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Catherine Deneuve takes a road trip to nowhere in On My Way

Early in On My Way, the protagonist, a distraught restaurant owner named Bettie (Catherine Deneuve), stops in a provincial town to try to buy a pack of cigarettes. Because it’s Sunday, none of the shops are open, and she can’t find anyone to bum a cig from, but an elderly man eventually invites her into his house to roll one for her. Trouble is, he’s incredibly slow, fumbling with the paper and loose tobacco for several minutes, and Bettie quickly gets frustrated. More than once, she mentions that she’s ready to smoke it as soon as he’s finished, and that it looks just fine, but he pays her no mind—just keeps sloooowly trying to roll it properly with his fat, gnarled fingers. With no other apparent function, the scene seems expressly designed to let the viewer know that there’s no point in getting impatient, as this isn’t the kind of movie that’s in a hurry to get anywhere in particular. Still, there’s no need for the journey to be quite so blah.


As the title suggests, On My Way is a road movie—the original French title, Elle S’en Va, translates roughly as There She Goes. Having just learned that her lover has finally left his wife, but for a younger woman rather than for her, Bettie impulsively walks out of her restaurant, gets into her car, and just starts driving, with no destination in mind. (As she departs, Rufus Wainwright’s "This Love Affair," which opens with the line "I don’t know what I’m doing," blares on the soundtrack. Subtle.) Following a few picaresque adventures, including a drunken fling with a much younger man she meets at a bar, Bettie gets a call from her semi-estranged daughter (French singer Camille), who asks if she’d be willing to drive her grandson, Charly (Nemo Schiffman), to his paternal grandfather’s house while Mom dashes out of town for an unexpected employment opportunity. The second half of the movie thus turns into a hoary odd-couple routine in which the snotty kid and the self-involved sexagenarian, who barely know each other even though he’s 12, go at each other’s throats before gradually developing the expected bond.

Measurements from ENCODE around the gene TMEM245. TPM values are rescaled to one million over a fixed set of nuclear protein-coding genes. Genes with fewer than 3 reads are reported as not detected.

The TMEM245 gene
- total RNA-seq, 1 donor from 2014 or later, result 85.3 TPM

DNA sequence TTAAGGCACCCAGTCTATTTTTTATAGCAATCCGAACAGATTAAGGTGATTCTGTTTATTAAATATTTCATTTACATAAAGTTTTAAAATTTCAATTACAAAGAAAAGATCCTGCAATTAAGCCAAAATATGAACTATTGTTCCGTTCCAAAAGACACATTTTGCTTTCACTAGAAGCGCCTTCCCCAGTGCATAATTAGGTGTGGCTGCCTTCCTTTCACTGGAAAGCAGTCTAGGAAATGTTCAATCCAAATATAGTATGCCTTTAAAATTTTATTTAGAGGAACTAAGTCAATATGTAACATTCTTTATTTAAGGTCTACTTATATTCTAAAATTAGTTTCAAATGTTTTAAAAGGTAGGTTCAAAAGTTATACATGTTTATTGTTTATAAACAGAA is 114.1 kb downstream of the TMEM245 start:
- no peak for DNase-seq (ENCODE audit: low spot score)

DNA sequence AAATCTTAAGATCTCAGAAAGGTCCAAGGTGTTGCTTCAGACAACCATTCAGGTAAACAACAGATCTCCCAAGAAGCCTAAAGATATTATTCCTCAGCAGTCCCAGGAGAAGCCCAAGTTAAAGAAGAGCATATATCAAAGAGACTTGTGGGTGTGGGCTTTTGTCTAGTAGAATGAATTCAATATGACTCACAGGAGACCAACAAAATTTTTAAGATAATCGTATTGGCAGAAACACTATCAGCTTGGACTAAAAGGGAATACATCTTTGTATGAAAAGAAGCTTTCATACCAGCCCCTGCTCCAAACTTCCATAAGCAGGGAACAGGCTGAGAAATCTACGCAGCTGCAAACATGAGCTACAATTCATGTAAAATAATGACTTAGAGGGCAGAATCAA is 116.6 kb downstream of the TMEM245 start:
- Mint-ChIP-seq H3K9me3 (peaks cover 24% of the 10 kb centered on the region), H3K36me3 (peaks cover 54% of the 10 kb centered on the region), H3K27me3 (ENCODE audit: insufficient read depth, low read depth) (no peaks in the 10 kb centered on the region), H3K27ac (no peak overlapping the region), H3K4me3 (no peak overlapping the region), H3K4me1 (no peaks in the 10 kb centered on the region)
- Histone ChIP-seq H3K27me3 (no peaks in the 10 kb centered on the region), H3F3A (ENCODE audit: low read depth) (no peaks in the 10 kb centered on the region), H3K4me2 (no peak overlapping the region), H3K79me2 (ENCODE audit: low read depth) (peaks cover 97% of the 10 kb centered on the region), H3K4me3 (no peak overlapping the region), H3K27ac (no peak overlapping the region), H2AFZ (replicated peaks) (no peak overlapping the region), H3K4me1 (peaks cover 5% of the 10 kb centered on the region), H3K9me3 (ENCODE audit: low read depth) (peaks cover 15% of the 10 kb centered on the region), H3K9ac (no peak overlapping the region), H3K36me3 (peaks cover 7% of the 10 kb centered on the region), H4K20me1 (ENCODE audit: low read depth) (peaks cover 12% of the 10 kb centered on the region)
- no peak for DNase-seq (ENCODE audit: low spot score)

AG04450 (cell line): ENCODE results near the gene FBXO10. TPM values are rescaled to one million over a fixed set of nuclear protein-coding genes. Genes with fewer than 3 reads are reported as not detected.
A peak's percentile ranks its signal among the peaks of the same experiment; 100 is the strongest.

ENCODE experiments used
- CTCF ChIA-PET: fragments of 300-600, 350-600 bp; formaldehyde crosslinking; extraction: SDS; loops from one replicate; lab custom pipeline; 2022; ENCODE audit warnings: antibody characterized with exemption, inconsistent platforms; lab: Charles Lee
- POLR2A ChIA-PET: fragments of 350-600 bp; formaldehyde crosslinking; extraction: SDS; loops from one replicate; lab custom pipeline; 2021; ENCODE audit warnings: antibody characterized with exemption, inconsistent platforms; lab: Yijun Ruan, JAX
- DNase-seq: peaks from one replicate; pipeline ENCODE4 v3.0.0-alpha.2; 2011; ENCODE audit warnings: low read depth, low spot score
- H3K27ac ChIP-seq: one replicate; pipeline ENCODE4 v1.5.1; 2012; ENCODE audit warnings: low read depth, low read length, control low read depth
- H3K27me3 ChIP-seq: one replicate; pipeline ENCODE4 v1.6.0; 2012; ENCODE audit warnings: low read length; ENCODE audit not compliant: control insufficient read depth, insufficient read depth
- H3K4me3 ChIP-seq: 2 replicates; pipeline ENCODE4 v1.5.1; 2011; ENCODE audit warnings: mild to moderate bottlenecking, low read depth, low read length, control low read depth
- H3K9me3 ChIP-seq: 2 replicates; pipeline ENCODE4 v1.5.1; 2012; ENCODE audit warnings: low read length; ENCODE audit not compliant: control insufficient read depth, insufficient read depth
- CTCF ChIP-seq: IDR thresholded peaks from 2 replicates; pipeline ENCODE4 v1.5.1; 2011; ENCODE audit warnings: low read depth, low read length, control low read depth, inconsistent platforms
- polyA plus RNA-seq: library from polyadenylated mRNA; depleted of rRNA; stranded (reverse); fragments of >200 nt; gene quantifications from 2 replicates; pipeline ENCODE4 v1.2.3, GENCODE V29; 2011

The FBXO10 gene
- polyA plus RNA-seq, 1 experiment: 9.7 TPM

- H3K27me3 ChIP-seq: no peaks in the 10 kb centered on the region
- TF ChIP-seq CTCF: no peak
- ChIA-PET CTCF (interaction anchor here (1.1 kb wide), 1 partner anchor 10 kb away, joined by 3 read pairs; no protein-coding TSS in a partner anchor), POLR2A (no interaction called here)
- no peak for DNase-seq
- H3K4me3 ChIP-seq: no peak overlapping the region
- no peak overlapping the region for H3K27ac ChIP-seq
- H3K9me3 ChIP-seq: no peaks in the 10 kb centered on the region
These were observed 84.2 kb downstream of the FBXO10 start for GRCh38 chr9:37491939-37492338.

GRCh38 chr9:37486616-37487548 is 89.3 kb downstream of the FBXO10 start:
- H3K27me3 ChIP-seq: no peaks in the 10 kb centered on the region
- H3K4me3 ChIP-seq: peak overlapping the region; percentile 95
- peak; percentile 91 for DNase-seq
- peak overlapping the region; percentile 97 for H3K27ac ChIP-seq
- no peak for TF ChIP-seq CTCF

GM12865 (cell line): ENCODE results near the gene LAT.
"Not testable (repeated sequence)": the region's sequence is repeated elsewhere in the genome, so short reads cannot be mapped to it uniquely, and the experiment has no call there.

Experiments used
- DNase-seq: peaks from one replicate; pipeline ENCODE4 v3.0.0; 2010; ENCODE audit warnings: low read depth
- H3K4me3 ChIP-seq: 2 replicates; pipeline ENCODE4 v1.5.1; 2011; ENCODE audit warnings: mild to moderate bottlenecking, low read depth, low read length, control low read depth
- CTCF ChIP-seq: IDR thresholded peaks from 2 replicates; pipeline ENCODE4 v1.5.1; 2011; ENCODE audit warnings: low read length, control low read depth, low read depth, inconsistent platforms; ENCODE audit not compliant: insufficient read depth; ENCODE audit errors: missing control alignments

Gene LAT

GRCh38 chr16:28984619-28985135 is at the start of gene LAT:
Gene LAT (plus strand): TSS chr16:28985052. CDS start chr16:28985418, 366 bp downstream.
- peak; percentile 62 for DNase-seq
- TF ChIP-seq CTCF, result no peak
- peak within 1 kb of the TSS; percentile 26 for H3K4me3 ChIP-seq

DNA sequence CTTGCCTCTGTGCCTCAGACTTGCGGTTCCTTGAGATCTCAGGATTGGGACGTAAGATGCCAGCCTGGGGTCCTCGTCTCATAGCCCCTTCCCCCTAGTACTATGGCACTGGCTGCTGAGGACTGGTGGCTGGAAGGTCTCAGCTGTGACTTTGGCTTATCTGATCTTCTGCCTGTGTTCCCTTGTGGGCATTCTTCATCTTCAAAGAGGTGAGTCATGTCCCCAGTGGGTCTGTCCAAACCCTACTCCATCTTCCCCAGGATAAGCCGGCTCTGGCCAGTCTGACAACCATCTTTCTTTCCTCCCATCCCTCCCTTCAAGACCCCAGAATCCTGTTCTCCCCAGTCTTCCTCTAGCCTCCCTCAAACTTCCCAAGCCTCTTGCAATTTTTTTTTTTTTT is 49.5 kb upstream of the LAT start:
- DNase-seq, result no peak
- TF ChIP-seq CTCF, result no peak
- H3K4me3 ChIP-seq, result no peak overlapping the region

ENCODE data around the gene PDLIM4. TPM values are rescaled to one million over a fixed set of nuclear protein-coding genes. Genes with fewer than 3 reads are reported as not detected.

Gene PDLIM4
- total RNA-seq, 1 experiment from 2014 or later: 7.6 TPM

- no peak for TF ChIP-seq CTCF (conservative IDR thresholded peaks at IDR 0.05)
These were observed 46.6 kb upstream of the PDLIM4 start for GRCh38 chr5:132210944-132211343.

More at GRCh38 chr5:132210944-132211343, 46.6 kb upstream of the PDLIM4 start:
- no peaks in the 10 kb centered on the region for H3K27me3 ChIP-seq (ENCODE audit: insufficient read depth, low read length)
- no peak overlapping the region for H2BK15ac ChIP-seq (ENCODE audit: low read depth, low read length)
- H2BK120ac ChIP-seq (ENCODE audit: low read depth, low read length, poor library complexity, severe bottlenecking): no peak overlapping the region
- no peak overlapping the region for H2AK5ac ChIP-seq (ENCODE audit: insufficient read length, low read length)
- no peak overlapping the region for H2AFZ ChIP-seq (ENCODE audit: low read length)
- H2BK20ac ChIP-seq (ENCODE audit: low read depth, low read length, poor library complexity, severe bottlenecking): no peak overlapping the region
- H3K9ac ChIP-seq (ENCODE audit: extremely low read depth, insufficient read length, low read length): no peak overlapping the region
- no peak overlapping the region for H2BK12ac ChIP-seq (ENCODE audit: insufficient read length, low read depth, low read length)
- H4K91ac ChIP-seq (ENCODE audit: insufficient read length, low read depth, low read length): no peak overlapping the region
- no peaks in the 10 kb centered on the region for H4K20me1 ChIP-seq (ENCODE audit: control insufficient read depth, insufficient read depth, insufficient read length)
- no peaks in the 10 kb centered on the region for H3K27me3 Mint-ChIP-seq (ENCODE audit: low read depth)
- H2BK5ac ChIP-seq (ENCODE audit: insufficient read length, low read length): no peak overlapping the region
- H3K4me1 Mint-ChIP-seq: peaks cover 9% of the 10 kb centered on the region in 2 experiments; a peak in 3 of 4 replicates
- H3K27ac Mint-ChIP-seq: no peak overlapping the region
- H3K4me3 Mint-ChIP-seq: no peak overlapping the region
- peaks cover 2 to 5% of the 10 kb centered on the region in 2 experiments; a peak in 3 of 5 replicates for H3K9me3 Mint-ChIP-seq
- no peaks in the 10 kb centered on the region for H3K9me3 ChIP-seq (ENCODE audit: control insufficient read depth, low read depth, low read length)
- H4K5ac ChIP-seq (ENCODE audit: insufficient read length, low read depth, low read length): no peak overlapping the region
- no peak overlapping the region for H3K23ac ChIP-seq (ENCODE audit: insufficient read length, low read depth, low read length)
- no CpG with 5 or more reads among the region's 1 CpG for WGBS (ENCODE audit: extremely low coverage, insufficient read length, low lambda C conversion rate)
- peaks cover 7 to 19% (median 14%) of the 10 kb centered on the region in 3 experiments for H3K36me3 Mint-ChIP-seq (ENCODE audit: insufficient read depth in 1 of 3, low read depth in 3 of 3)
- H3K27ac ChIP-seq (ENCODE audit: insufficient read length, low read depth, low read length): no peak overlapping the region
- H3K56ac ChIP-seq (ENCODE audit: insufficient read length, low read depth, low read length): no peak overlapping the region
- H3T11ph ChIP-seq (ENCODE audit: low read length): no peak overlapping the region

Director Emmanuelle Bercot is also an actress—she’s worked with Claude Miller, Bertrand Tavernier, and Olivier Assayas, among others—and she reportedly wrote the screenplay (in collaboration with Jérôme Tonnerre) specifically for Deneuve. Unfortunately, the movie plays like a star vehicle that’s been hastily thrown together with little regard for rhythm or any overall shape. Charly doesn’t show up until almost the midpoint, and nothing that happens previously builds toward their relationship; nor does a subsequent detour involving Bettie’s participation in a calendar shoot for former beauty-pageant winners seem at all relevant, except insofar as it gives Deneuve yet another emotion to play. What’s more, Schiffman is Bercot’s son, and while that doesn’t necessarily disqualify him from being a good actor, he’s much more Sofia Coppola than Josh Brolin, at least so far. Only Deneuve’s weary glamour gives On My Way some life, and she can do only so much with a role that sees her first bicker with and then fall for both a little boy and a hunky middle-aged politician (Gérard Garouste, who’s primarily a painter, not an actor—Bercot doesn’t seem to trust her own profession much). Sometimes a little impatience is justifiable.

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